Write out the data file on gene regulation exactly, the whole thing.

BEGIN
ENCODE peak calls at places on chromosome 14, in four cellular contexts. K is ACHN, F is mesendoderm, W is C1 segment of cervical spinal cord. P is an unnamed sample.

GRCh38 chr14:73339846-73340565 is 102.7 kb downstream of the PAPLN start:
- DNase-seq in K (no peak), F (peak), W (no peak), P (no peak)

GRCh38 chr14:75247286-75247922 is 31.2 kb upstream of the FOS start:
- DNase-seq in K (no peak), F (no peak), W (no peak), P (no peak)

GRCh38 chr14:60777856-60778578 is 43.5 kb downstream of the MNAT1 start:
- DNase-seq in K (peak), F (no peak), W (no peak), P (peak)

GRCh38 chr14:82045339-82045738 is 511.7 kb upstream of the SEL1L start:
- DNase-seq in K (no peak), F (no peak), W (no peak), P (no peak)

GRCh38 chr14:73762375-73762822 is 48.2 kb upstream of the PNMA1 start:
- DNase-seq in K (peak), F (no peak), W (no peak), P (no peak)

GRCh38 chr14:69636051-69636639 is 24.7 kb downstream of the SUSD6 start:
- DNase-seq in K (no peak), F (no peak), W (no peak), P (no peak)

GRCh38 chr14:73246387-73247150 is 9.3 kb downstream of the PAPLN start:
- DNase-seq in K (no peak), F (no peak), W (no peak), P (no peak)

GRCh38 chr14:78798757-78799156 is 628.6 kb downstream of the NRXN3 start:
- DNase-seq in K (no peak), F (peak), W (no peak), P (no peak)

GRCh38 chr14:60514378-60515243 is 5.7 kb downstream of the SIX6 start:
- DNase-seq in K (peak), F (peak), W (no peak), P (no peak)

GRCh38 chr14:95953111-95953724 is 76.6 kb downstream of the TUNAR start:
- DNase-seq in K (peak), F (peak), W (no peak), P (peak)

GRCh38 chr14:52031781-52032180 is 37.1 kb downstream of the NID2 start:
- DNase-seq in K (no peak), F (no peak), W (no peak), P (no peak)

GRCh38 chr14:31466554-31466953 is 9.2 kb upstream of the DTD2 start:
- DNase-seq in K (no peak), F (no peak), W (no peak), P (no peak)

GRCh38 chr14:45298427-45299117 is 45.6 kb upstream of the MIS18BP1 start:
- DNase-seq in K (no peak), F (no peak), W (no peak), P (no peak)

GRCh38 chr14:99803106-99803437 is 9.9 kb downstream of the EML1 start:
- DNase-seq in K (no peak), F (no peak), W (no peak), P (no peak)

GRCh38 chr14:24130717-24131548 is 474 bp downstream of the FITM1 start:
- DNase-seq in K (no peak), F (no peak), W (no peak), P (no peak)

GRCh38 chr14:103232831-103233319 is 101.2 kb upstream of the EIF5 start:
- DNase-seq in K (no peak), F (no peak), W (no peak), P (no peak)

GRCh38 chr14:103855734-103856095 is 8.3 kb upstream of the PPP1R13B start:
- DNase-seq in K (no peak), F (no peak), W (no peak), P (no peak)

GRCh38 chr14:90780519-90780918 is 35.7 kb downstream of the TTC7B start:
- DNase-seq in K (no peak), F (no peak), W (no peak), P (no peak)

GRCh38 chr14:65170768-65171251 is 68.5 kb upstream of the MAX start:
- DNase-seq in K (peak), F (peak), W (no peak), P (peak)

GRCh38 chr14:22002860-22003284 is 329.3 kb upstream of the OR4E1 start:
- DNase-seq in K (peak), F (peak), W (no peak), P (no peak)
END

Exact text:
ENCODE peak calls at places on chromosome 14, in four cellular contexts. K is ACHN, F is mesendoderm, W is C1 segment of cervical spinal cord. P is an unnamed sample.

GRCh38 chr14:73339846-73340565 is 102.7 kb downstream of the PAPLN start:
- DNase-seq in K (no peak), F (peak), W (no peak), P (no peak)

GRCh38 chr14:75247286-75247922 is 31.2 kb upstream of the FOS start:
- DNase-seq in K (no peak), F (no peak), W (no peak), P (no peak)

GRCh38 chr14:60777856-60778578 is 43.5 kb downstream of the MNAT1 start:
- DNase-seq in K (peak), F (no peak), W (no peak), P (peak)

GRCh38 chr14:82045339-82045738 is 511.7 kb upstream of the SEL1L start:
- DNase-seq in K (no peak), F (no peak), W (no peak), P (no peak)

GRCh38 chr14:73762375-73762822 is 48.2 kb upstream of the PNMA1 start:
- DNase-seq in K (peak), F (no peak), W (no peak), P (no peak)

GRCh38 chr14:69636051-69636639 is 24.7 kb downstream of the SUSD6 start:
- DNase-seq in K (no peak), F (no peak), W (no peak), P (no peak)

GRCh38 chr14:73246387-73247150 is 9.3 kb downstream of the PAPLN start:
- DNase-seq in K (no peak), F (no peak), W (no peak), P (no peak)

GRCh38 chr14:78798757-78799156 is 628.6 kb downstream of the NRXN3 start:
- DNase-seq in K (no peak), F (peak), W (no peak), P (no peak)

GRCh38 chr14:60514378-60515243 is 5.7 kb downstream of the SIX6 start:
- DNase-seq in K (peak), F (peak), W (no peak), P (no peak)

GRCh38 chr14:95953111-95953724 is 76.6 kb downstream of the TUNAR start:
- DNase-seq in K (peak), F (peak), W (no peak), P (peak)

GRCh38 chr14:52031781-52032180 is 37.1 kb downstream of the NID2 start:
- DNase-seq in K (no peak), F (no peak), W (no peak), P (no peak)

GRCh38 chr14:31466554-31466953 is 9.2 kb upstream of the DTD2 start:
- DNase-seq in K (no peak), F (no peak), W (no peak), P (no peak)

GRCh38 chr14:45298427-45299117 is 45.6 kb upstream of the MIS18BP1 start:
- DNase-seq in K (no peak), F (no peak), W (no peak), P (no peak)

GRCh38 chr14:99803106-99803437 is 9.9 kb downstream of the EML1 start:
- DNase-seq in K (no peak), F (no peak), W (no peak), P (no peak)

GRCh38 chr14:24130717-24131548 is 474 bp downstream of the FITM1 start:
- DNase-seq in K (no peak), F (no peak), W (no peak), P (no peak)

GRCh38 chr14:103232831-103233319 is 101.2 kb upstream of the EIF5 start:
- DNase-seq in K (no peak), F (no peak), W (no peak), P (no peak)

GRCh38 chr14:103855734-103856095 is 8.3 kb upstream of the PPP1R13B start:
- DNase-seq in K (no peak), F (no peak), W (no peak), P (no peak)

GRCh38 chr14:90780519-90780918 is 35.7 kb downstream of the TTC7B start:
- DNase-seq in K (no peak), F (no peak), W (no peak), P (no peak)

GRCh38 chr14:65170768-65171251 is 68.5 kb upstream of the MAX start:
- DNase-seq in K (peak), F (peak), W (no peak), P (peak)

GRCh38 chr14:22002860-22003284 is 329.3 kb upstream of the OR4E1 start:
- DNase-seq in K (peak), F (peak), W (no peak), P (no peak)